Just before the ICC T20 World Cup, India were touted as favorites on their current form while West Indies in Group 1 never looked like championship contenders. There were three other teams in Group 1, which had far better credentials than West Indies. So what happened? India began by losing to New Zealand and lost so badly that their survival in the tournament depended on winning the next three games coupled with other teams’ performances. However, a huge slice of luck kept India afloat and victory against Australia on Sunday sent them to the semifinals. In their first game against England, West Indies overhauled England’s impressive 182 riding on Chris Gayle’s 48-ball 100 and won the match by 6 wickets. Subsequently they also beat Sri Lanka and South Africa without Gayle doing anything and jumped to the top of points’ table. The unexpected loss to Afghanistan didn’t affect their leadership position in their Group. After the debacle against New Zealand, India defeated Pakistan and almost exited the tournament, when they played Bangladesh. An unprecedented last-over drama rescued India and they finished second in their Group behind New Zealand, the only team to have won all 4 league matches.
As India take on the West Indies for a place in the final, several factors will work for both teams. But the most important will be Gayle’s batting. If the guy gets into his rhythm, he can single-handedly carry his side on his shoulders. Such is the muscular power of the man that he can hoist the ball into the stands with laziest of strokes. There are other West Indies batsmen too, but they can’t match Gayle’s explosive capability. If India can take out Gayle early, they don’t even need Kohli. Therefore, on paper, India is a better team on overall count. In contrast to Gayle’s hand-eye coordination game, Virat Kohli is far more technically sound and a better athlete, when it comes to running between the wickets. Gayle is lazy and likes to scores from sixes and fours rather than scoring ones or twos. Besides Kohli, India also have other batsmen capable of piling up runs and since India’s bowling has shown improvement lately, West Indies may find the going tough if Gayle gets out.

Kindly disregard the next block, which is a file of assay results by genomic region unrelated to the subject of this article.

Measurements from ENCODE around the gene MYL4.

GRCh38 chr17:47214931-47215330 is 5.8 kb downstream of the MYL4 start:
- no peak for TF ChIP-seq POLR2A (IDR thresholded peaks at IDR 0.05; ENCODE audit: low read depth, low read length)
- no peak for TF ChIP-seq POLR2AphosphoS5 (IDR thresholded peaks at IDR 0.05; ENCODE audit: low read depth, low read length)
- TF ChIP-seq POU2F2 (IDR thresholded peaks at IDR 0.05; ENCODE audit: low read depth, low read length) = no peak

However, accurate prediction is impossible in a game full of uncertainties. In the shortest format, where time is the key, batsmen and bowlers don’t have the leeway to experiment. The game can be laden with unexpected surprises on a given day. Look at the Afghanis. They literally went after South African’s bowlers in trying to chase 210 run. They fell short by 37 runs in the end, but not before scaring the South Africans. Then on Sunday, the Afghans defeated West Indies, though Gayle didn’t play in that match. Take the case of India’s own game against Bangladesh. Who would have thought that a team could lose after needing just 2 runs in the last 3 balls? In the truest sense, India didn’t win that day but Bangladeshis dug their own grave in the last three balls to gift-wrap the most unlikely win for India. In India’s semifinal next Thursday, the Gayle-Kohli factor will be crucial besides containment of runs by fielding improvements. One lapse can cost either team an entire match. Therefore, neither India nor West Indies could afford to relax on the day of reckoning. Past history is immaterial in cricket. What if Kohli has collected 184 in his last 4 innings or Gayle destroyed England with a massive effort? It is the performance of the day that will matter and nothing else. Another factor that can benefit India will be the unstinted home support and the Mumbai wicket that is generally full of runs. It is also Rohit Sharma’s home ground and having failed so far, Rohit is already due for a good knock. Manish Pandey comes in to replace the injured Yuvraj Singh and he will certainly like to show his worth with a long-range perspective.